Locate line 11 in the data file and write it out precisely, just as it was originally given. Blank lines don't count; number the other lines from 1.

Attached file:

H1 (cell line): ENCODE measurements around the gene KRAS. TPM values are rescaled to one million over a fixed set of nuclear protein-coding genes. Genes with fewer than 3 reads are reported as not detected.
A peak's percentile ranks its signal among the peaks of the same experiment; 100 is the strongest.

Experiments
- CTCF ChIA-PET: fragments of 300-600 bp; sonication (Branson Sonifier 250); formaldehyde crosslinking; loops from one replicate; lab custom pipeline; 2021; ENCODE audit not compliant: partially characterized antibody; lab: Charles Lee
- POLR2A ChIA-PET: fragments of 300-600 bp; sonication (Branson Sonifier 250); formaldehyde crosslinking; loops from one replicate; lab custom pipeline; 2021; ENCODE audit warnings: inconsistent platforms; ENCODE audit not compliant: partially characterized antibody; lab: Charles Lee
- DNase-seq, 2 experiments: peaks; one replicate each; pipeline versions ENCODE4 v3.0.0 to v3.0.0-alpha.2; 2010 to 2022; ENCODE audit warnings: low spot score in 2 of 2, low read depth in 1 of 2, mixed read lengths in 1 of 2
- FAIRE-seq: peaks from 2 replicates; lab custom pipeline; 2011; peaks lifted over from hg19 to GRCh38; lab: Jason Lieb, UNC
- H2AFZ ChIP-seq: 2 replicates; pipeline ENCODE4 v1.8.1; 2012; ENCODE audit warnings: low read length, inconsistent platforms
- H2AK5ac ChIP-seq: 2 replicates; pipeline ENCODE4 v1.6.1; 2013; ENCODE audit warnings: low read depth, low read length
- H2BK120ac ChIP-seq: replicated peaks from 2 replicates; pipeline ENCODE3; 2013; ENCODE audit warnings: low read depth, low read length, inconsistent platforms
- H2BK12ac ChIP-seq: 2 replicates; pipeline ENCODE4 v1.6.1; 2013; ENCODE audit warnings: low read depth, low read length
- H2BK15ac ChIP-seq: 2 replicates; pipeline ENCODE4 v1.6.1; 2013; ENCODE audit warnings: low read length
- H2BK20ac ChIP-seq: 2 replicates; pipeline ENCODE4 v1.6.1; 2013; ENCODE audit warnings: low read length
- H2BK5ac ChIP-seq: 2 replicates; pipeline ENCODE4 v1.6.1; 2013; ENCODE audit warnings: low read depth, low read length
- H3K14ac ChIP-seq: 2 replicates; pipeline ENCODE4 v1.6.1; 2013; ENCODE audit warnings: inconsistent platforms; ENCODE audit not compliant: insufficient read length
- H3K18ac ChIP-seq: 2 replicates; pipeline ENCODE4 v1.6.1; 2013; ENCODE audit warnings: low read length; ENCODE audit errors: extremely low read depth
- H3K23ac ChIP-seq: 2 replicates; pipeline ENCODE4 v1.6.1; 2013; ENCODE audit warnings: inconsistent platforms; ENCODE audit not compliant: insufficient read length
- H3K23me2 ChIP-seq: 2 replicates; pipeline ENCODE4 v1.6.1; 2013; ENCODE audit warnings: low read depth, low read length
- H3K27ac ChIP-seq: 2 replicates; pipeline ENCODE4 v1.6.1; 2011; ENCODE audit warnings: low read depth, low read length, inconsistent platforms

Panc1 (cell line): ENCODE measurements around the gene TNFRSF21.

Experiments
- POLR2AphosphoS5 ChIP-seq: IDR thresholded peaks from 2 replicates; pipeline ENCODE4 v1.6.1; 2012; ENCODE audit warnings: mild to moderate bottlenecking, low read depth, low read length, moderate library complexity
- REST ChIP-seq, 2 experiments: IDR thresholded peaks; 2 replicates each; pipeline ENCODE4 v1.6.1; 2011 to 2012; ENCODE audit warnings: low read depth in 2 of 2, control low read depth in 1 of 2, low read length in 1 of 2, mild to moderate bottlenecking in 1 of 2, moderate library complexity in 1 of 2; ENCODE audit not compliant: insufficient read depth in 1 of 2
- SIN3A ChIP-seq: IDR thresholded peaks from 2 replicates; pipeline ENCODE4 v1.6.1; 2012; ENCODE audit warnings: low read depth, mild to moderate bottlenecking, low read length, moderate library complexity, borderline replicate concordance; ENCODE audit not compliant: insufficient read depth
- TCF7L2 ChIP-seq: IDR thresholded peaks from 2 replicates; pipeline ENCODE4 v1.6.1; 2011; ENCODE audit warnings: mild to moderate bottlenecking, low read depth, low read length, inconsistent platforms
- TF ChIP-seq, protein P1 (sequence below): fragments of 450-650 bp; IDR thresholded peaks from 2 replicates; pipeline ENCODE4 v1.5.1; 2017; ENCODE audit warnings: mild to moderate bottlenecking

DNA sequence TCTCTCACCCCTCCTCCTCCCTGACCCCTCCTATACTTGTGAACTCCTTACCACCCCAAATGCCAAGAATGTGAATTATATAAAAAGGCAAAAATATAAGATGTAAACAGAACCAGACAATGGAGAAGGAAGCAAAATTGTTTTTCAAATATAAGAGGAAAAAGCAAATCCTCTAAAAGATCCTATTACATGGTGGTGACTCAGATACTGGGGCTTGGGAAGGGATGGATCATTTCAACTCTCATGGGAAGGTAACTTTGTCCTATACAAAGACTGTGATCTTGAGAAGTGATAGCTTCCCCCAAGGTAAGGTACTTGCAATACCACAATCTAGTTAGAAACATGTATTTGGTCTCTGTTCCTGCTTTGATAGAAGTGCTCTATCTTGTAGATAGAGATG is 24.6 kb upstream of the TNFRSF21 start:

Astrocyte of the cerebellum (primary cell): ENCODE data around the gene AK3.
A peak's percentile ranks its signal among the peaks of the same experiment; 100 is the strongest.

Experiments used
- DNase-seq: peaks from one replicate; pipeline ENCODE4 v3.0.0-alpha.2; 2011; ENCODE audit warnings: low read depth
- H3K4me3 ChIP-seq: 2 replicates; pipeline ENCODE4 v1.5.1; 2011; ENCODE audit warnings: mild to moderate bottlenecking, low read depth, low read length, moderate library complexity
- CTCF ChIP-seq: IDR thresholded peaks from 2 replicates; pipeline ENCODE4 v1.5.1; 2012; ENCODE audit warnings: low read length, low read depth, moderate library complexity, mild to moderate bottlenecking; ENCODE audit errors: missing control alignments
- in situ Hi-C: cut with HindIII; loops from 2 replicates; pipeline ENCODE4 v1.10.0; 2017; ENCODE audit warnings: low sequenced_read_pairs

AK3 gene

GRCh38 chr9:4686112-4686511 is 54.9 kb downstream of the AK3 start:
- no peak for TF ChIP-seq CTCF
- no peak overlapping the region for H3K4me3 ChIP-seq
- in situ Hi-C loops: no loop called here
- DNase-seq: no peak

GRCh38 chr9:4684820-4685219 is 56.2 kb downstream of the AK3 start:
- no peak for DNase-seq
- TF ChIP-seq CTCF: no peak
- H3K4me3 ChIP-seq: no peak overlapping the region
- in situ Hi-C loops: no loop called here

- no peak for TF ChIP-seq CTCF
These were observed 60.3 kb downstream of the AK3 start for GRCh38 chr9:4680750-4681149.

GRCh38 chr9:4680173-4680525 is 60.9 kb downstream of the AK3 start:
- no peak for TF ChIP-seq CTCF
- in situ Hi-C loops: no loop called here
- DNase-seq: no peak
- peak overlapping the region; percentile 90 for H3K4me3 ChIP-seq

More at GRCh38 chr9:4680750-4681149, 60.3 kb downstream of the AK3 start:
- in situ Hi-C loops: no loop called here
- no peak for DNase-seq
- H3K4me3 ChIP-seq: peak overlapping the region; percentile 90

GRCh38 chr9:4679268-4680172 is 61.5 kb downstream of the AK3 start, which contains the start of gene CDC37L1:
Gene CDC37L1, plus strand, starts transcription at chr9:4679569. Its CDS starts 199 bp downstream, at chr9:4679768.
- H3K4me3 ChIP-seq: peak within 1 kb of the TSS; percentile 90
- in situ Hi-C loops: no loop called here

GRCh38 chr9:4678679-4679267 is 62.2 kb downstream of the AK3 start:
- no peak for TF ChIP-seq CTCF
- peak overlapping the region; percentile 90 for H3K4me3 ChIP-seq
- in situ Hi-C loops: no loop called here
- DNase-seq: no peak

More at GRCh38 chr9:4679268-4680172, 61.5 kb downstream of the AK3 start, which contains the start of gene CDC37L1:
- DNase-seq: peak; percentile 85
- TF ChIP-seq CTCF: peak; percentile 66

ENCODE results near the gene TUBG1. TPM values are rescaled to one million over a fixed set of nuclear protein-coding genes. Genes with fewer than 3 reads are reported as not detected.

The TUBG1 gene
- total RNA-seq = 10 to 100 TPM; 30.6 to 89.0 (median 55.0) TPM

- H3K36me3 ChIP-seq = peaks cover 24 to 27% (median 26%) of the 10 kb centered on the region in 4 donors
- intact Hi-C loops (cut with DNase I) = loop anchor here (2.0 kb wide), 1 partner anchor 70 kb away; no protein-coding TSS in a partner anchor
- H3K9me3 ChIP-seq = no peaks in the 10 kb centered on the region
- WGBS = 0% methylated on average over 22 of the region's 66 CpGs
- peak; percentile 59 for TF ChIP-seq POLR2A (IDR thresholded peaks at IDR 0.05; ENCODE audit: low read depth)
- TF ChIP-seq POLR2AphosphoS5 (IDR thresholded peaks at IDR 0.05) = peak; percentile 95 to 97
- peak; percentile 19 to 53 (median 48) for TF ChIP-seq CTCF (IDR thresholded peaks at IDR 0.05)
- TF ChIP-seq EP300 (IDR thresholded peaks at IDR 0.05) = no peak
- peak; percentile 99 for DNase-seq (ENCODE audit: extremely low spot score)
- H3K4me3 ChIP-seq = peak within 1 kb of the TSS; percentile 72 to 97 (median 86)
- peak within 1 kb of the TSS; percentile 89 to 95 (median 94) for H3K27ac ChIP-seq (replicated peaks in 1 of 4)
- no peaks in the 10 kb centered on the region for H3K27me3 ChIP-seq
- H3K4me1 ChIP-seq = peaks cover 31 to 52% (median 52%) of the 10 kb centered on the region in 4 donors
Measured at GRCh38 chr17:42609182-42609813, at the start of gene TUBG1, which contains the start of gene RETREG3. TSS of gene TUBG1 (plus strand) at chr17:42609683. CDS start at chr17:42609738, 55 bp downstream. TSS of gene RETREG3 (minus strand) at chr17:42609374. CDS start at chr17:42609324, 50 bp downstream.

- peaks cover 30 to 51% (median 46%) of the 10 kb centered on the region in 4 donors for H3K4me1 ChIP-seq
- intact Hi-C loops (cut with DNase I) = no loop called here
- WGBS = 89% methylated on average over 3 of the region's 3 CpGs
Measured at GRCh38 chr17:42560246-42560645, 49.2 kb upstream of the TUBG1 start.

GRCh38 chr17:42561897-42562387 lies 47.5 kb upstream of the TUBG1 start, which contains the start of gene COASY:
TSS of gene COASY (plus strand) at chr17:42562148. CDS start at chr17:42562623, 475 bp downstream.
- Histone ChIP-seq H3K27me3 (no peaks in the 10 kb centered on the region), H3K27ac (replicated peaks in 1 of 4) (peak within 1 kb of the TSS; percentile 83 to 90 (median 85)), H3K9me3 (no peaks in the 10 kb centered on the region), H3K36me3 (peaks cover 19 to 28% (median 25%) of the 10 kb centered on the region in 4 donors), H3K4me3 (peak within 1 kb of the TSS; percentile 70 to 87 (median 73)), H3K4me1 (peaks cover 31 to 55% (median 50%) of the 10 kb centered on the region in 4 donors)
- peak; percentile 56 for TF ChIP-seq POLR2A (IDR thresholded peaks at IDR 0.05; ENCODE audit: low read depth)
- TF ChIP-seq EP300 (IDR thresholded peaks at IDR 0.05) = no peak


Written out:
- H2BK12ac ChIP-seq: 2 replicates; pipeline ENCODE4 v1.6.1; 2013; ENCODE audit warnings: low read depth, low read length